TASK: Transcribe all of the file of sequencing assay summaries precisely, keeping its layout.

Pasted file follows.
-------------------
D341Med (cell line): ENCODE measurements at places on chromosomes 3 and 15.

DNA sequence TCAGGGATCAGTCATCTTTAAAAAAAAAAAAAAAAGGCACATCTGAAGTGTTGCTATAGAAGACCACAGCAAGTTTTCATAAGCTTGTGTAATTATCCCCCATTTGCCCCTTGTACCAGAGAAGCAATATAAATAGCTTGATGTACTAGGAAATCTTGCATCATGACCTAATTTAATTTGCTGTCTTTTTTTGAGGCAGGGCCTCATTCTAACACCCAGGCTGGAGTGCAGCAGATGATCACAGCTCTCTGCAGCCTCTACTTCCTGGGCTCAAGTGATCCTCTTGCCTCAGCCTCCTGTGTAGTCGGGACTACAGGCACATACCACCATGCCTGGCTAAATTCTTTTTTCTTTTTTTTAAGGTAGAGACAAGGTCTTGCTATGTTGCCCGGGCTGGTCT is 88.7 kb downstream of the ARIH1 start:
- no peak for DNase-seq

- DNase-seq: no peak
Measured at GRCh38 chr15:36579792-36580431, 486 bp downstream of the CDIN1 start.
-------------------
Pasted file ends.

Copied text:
D341Med (cell line): ENCODE measurements at places on chromosomes 3 and 15.

DNA sequence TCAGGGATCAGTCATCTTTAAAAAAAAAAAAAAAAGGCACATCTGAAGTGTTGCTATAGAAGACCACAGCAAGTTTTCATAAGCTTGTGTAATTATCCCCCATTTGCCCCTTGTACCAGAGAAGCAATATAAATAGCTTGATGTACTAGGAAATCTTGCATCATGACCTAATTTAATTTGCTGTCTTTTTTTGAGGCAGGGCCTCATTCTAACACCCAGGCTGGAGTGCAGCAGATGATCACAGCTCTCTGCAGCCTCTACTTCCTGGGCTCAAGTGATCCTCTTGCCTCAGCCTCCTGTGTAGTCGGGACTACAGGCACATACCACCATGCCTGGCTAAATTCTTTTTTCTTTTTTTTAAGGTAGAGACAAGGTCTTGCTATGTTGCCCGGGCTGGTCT is 88.7 kb downstream of the ARIH1 start:
- no peak for DNase-seq

- DNase-seq: no peak
Measured at GRCh38 chr15:36579792-36580431, 486 bp downstream of the CDIN1 start.